Damaging Regulatory Legislation in HSGAC Mark-Up
May 16, 2017 | Download PDF
Contacts: James Goodwin, Center for Progressive Reform, email@example.com, (202) 747-0698
Yogin Kothari, Union of Concerned Scientists, firstname.lastname@example.org, (202) 331-5665
Michell McIntyre, Coalition for Sensible Safeguards, email@example.com, (202) 454-5156
Amit Narang, Public Citizen, firstname.lastname@example.org, (202) 454-5116
Rachel Weintraub, Consumer Federation of America, email@example.com, (202) 939-1012
S.951 – Sen. Portman, H.R. 5 – Rep. Bob Goodlatte, passed House 238-182
The Senate version of the RAA would further paralyze the regulatory process and further tilt the process in favor of industry and their deregulatory agenda. The devastating impact of this legislation, which covers guidance documents as well as rulemakings, would be felt in every area of public interest policymaking – potentially impacting women’s health, consumer protection, civil rights, food safety, financial reform, labor, environmental issues, and more. The current rulemaking process is already plagued with lengthy delays, undue influence by regulated industries, and convoluted court challenges. This bill will make each of these problems substantially worse. If passed, it would undermine our public protections and jeopardize public health by threatening the science-based safeguards that ensure our access to clean air and water, safe workplaces, untainted food and drugs, and safe toys and consumer goods.
The House version of the RAA, introduced this Congress, takes the previous RAA legislation and folds in several destructive pieces of other so-called regulatory reform bills including: the misleadingly named Small Business Regulatory Flexibility Improvements Act, the Require Evaluation before Implementing Executive Wishlists Act (REVIEW Act), the All Economic Regulations are Transparent Act (ALERT Act), the Separation of Powers Restoration Act and the Providing Accountability Through Transparency Act. These pieces of other bills seek to worsen an already destructive bill and add several more corrosive layers intending to dismantle our public protections. This bill has passed the House.
S. 21 – Se Paul, H.R. 26 – Rep. Todd Young, passed House 237-187
The REINS Act would essentially halt the implementation critical new public health and safety protections, making it even more difficult to hold corporations accountable for actions that harm the public. It would require both houses of Congress to approve a major rule, with no alterations, within a 70-day window. If both chambers are unable to approve a major rule, it would not take effect and would be tabled until the next congressional session. This bill has passed the House.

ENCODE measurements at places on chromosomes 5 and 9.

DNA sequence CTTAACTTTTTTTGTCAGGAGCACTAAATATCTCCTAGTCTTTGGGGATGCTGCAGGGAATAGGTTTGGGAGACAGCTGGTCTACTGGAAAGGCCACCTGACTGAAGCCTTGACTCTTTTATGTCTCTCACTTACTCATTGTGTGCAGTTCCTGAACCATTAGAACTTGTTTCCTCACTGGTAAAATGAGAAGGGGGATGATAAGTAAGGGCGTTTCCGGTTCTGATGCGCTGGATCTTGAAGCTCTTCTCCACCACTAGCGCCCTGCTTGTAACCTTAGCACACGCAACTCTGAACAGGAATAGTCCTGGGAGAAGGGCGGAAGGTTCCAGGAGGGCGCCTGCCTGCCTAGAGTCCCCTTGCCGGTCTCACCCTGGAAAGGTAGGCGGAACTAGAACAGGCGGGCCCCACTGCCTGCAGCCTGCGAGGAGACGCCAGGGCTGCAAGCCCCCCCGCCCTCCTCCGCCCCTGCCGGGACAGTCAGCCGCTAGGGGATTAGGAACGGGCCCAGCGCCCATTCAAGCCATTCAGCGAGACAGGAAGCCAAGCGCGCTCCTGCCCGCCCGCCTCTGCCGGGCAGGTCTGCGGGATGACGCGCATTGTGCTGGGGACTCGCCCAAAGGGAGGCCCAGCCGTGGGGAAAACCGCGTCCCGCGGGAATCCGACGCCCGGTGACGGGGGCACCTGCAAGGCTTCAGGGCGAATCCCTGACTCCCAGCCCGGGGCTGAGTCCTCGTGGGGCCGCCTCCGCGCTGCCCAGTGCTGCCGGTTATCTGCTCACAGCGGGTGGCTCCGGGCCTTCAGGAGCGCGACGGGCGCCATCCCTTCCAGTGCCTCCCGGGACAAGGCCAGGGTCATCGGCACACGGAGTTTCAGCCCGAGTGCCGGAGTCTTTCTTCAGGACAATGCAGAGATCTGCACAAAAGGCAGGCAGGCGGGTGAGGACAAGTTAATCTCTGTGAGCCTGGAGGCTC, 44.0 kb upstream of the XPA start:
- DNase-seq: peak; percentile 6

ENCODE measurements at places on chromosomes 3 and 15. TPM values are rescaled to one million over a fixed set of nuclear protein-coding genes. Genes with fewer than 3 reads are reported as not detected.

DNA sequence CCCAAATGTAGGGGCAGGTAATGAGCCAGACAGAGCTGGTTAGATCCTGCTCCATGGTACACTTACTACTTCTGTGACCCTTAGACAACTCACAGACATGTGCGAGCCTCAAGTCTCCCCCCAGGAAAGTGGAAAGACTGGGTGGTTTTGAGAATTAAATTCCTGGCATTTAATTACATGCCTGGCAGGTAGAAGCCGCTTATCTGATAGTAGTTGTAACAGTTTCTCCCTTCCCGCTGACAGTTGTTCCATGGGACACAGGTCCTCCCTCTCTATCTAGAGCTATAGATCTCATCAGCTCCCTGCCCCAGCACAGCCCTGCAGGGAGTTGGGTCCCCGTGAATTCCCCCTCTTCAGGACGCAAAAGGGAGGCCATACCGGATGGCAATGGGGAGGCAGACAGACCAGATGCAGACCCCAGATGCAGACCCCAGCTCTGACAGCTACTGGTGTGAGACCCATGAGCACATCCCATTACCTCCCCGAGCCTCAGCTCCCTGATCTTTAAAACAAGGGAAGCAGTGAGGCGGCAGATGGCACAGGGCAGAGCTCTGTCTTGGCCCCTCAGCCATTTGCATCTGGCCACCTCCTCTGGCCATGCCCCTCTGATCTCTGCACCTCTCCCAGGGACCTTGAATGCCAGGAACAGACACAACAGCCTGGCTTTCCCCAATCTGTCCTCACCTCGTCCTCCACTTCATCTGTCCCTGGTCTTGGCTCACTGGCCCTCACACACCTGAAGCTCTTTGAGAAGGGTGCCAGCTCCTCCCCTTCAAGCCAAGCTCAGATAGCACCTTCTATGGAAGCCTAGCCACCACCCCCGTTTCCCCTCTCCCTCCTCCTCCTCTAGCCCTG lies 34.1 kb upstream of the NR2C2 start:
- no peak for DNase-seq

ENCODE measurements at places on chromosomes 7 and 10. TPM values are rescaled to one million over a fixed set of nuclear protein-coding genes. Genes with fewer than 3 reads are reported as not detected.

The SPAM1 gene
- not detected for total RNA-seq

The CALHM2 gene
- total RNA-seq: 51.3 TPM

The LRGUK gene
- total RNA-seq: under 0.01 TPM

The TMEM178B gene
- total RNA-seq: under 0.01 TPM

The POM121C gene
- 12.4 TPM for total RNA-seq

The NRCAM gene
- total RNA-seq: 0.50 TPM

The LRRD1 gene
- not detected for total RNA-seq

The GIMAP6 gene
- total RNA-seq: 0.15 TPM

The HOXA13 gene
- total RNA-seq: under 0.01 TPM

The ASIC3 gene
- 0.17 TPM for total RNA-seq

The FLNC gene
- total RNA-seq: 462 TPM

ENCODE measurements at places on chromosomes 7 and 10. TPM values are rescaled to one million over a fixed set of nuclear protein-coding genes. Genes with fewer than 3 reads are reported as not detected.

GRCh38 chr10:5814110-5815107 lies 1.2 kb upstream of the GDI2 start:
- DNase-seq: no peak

S. 34 – Sen. Johnson, H.R. 21 – Rep. Darrell Issa, passed House 238-184
This Congress used the Congressional Review Act (CRA) to kill critical science-based public protections at the behest of corporate special interests with no hearings and barely any deliberation. This bill would make the CRA much worse by allowing Congress to simultaneously reject numerous public protections finalized near the end of presidential terms, instead of blocking them one at a time, as is required by current law. Unlike the CRA’s expedited procedures, agency rules are subjected to myriad accountability mechanisms. For each rule, the agency must articulate a policy rationale that is supported by the rulemaking record and consistent with the requirements of the authorizing statute. In contrast, members of Congress would not have to articulate any rationale at all when rejecting dozens, perhaps even hundreds, of vital public safeguards at a time. This bill has passed the House.
S. 584 – Sen. Lankford, H.R. 33 – Rep. Steve Cabot
This bill would expand the reach and scope of regulatory review panels, increase unnecessary regulatory delays by adding burdensome analytical requirements, increase undue influence by regulated industries and encourage wasteful litigation. The bill purports to help “small business,” but its provisions would apply so expansively that it would sweep in rules that primarily impact only the biggest corporations. In particular, because the bill mandates that agencies account for ‘indirect costs,” it could be applied to virtually any agency regulation. This bill has passed the House.
S. 579 – Sen. Lankford
This bill adds more delays to the rulemaking process across the board. It would require agencies to issue advance notice of their rules. This step is unnecessary for the vast majority of rulemakings and would prevent agencies from responding swiftly and effectively to public health and safety disasters.